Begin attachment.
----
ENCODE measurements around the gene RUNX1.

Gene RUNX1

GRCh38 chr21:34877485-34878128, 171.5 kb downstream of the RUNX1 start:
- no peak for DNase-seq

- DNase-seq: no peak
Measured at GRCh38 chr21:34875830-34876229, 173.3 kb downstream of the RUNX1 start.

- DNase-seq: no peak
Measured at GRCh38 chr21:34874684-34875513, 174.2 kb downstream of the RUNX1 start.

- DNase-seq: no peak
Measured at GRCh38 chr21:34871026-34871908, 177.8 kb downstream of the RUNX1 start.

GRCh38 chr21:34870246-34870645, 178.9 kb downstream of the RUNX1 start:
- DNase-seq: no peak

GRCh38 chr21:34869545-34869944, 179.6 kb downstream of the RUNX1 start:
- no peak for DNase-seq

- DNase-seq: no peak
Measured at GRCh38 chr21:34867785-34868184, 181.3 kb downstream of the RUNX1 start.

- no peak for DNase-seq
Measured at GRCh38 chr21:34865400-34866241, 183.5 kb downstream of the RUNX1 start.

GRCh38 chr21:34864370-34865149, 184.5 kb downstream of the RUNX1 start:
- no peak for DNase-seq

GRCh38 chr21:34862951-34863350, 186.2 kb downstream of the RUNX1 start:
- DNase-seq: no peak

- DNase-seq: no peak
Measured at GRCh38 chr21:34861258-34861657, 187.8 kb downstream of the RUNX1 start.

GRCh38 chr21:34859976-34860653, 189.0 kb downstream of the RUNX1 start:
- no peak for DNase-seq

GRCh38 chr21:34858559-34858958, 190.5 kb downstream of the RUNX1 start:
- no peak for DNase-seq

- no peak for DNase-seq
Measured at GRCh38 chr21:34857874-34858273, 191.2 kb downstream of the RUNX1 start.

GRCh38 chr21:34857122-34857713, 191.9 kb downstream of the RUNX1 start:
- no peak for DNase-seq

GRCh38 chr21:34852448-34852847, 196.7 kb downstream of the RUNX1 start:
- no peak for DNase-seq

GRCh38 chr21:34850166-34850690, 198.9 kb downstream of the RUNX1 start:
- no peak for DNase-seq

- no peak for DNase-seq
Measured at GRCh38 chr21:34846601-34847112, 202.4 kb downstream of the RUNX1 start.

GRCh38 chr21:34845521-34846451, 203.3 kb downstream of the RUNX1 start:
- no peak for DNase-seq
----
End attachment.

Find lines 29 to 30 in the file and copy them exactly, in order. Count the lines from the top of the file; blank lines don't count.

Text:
- no peak for DNase-seq
Measured at GRCh38 chr21:34857874-34858273, 191.2 kb downstream of the RUNX1 start.